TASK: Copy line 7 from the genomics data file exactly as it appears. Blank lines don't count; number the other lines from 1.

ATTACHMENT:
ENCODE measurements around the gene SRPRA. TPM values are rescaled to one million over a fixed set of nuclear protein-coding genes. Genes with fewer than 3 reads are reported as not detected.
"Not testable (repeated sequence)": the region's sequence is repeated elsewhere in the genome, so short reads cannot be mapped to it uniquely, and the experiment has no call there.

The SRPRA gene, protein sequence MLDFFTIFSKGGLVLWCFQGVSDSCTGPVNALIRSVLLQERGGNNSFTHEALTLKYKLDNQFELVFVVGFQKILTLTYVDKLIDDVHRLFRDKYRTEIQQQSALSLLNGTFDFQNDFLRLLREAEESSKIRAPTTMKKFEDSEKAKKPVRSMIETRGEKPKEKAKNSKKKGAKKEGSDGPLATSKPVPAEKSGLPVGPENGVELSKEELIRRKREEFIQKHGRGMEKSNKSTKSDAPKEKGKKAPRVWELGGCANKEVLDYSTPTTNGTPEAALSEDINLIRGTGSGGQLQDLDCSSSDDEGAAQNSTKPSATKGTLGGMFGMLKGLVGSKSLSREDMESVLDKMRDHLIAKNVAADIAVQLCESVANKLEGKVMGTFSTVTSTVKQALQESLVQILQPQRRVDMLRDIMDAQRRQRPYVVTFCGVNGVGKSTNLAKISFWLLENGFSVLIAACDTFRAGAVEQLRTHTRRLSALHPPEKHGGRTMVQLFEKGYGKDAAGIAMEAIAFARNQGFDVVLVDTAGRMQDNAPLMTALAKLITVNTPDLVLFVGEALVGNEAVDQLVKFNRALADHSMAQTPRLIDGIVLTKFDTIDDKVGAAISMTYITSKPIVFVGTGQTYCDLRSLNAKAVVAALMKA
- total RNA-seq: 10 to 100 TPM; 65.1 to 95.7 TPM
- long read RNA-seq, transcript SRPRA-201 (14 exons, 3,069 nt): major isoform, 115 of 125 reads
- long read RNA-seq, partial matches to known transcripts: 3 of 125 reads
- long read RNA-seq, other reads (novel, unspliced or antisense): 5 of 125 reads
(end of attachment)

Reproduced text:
- long read RNA-seq, other reads (novel, unspliced or antisense): 5 of 125 reads